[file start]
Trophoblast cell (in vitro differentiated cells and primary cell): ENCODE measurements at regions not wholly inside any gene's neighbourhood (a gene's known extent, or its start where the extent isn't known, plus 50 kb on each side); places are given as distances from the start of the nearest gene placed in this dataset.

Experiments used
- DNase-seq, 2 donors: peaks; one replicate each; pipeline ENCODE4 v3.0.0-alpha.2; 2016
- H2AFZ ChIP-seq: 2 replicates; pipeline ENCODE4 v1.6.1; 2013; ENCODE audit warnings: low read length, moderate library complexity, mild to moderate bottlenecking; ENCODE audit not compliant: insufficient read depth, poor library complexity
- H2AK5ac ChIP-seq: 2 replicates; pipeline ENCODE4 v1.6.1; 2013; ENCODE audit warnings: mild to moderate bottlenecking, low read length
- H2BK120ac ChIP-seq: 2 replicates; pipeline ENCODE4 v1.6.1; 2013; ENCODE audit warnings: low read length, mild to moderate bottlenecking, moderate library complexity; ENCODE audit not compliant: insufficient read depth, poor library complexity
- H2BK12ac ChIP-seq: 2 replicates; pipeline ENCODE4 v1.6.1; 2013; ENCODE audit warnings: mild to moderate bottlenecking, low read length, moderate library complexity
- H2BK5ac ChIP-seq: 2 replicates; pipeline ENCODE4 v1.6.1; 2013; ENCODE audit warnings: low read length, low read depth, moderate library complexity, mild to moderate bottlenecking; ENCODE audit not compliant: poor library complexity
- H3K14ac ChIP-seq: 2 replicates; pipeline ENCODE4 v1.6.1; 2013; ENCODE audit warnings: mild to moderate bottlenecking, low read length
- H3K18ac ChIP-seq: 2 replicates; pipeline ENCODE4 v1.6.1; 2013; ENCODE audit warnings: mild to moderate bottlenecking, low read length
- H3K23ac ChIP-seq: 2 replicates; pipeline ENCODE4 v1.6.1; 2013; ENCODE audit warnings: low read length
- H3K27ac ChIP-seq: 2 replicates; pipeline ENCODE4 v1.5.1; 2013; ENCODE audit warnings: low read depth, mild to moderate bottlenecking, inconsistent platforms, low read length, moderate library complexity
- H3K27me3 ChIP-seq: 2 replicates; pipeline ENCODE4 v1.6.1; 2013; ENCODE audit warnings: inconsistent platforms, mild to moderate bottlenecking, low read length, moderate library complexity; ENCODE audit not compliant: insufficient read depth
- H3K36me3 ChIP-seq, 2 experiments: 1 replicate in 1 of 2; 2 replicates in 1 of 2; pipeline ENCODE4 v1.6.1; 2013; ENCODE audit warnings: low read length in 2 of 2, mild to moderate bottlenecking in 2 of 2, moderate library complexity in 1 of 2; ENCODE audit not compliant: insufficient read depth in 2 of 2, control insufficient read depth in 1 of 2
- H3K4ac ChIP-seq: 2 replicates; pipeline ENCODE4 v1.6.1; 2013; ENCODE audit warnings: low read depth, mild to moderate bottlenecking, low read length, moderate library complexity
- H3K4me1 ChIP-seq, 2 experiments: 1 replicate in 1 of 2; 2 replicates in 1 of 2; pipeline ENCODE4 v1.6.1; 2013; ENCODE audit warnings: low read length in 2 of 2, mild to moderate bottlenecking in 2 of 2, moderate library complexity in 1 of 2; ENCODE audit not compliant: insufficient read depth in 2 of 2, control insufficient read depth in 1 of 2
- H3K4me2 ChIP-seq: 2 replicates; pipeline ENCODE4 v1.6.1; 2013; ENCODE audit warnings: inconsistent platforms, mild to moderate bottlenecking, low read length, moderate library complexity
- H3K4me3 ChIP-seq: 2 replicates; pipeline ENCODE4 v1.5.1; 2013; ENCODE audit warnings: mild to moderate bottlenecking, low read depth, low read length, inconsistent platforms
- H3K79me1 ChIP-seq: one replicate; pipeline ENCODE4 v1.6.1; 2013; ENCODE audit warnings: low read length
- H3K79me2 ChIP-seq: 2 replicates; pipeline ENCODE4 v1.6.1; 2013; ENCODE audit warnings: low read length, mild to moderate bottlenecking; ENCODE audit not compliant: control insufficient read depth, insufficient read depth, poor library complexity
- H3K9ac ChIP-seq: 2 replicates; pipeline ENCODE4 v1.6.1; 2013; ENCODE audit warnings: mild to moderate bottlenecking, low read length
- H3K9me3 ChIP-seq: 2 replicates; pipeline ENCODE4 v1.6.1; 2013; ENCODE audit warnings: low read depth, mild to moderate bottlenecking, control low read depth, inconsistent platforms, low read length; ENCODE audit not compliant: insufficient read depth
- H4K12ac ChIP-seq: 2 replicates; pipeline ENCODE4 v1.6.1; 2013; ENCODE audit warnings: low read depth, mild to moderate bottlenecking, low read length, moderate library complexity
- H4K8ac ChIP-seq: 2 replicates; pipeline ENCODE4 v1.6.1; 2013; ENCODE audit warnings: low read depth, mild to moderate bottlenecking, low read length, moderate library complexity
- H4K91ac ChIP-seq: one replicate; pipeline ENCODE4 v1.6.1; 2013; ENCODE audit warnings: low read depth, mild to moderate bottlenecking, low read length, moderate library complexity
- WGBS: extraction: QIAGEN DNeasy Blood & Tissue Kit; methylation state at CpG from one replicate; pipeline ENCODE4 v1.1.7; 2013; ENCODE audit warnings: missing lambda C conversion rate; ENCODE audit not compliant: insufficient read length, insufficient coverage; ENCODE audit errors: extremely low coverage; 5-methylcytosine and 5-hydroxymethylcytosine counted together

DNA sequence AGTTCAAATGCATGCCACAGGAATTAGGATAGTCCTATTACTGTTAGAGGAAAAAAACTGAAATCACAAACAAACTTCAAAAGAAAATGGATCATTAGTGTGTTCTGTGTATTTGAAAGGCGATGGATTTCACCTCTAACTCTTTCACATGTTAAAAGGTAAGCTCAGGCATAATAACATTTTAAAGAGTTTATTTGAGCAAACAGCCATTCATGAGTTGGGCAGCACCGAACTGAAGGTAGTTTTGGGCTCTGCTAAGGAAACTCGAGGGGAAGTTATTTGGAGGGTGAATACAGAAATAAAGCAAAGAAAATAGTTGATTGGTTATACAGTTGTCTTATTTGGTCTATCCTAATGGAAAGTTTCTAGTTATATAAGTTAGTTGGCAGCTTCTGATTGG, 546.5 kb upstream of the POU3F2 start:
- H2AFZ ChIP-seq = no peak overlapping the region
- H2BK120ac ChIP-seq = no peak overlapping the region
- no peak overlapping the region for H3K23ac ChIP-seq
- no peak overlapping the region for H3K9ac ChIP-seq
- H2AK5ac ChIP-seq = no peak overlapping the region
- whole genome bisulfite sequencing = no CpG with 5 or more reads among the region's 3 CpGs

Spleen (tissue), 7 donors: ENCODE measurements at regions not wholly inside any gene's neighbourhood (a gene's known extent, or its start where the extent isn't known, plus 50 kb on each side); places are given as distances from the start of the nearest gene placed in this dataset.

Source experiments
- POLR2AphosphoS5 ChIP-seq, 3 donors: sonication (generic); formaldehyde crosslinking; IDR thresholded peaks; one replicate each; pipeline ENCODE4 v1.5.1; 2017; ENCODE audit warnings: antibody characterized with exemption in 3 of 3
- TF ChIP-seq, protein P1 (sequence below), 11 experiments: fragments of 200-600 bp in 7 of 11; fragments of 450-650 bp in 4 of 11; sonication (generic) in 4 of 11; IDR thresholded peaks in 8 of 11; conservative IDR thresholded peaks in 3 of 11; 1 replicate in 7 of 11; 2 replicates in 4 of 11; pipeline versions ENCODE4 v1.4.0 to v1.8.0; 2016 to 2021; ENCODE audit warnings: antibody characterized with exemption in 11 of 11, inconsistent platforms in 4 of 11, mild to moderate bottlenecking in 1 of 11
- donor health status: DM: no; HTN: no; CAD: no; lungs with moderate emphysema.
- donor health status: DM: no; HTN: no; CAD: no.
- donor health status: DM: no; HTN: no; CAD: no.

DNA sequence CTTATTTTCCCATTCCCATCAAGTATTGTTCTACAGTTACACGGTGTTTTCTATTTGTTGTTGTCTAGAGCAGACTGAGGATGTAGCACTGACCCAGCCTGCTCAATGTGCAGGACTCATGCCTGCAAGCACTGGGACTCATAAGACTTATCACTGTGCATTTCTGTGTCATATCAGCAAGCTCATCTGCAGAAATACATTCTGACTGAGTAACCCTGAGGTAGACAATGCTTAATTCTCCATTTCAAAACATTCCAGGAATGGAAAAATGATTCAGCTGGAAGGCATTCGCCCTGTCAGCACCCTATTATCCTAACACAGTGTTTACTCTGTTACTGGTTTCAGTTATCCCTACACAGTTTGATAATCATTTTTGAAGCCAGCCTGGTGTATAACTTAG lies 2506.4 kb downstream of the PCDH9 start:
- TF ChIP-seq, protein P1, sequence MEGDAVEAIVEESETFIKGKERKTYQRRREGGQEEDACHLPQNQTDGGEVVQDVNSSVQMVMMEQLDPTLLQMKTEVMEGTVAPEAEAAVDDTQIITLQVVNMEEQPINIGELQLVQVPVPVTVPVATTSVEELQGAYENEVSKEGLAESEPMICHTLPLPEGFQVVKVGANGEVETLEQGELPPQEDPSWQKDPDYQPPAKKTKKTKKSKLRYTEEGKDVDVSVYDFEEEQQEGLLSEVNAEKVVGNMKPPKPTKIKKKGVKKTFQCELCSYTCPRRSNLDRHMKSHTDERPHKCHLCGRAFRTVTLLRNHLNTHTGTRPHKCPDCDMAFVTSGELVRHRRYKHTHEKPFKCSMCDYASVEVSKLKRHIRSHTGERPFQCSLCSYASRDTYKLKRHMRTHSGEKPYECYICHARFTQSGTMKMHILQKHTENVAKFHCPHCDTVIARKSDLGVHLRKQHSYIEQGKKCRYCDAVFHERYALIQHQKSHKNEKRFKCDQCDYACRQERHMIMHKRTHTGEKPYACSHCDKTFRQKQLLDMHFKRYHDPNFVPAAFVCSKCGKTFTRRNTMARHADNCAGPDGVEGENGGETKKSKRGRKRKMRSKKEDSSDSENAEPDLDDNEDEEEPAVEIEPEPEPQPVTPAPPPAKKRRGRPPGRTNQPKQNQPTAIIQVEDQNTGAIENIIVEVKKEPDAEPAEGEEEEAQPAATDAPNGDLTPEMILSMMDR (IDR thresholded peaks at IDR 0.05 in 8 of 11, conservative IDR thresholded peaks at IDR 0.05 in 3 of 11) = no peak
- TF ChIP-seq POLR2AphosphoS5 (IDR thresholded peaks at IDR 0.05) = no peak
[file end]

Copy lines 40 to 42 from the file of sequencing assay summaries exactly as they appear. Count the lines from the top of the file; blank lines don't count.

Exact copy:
- donor health status: DM: no; HTN: no; CAD: no.

DNA sequence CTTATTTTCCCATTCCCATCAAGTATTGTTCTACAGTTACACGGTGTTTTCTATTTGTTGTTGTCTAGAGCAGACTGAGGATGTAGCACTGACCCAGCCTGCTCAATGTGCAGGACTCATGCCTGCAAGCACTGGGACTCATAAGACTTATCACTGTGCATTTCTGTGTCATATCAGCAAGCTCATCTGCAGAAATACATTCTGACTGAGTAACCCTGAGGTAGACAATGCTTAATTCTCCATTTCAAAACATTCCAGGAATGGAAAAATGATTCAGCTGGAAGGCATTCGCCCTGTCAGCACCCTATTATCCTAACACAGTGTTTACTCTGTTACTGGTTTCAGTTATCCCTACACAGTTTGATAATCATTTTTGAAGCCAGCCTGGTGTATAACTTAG lies 2506.4 kb downstream of the PCDH9 start:
- TF ChIP-seq, protein P1, sequence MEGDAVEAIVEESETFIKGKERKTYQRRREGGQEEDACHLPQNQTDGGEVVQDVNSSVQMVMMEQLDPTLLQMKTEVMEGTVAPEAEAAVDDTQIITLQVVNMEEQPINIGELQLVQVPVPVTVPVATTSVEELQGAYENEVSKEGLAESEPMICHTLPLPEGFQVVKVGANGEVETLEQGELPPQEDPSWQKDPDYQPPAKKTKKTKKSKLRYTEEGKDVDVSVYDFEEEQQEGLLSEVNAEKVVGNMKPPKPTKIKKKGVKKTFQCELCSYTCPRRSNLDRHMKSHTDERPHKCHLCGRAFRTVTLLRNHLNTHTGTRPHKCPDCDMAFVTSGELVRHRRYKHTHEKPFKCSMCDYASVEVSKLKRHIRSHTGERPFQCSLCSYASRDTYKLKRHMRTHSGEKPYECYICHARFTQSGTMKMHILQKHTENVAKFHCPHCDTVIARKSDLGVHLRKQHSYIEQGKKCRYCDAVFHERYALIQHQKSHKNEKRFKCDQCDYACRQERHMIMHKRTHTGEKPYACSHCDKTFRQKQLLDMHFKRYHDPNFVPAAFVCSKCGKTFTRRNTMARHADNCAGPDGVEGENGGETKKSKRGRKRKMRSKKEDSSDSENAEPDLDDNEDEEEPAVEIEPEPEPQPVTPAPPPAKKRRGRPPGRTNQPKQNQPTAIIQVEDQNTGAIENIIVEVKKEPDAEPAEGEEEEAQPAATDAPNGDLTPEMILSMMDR (IDR thresholded peaks at IDR 0.05 in 8 of 11, conservative IDR thresholded peaks at IDR 0.05 in 3 of 11) = no peak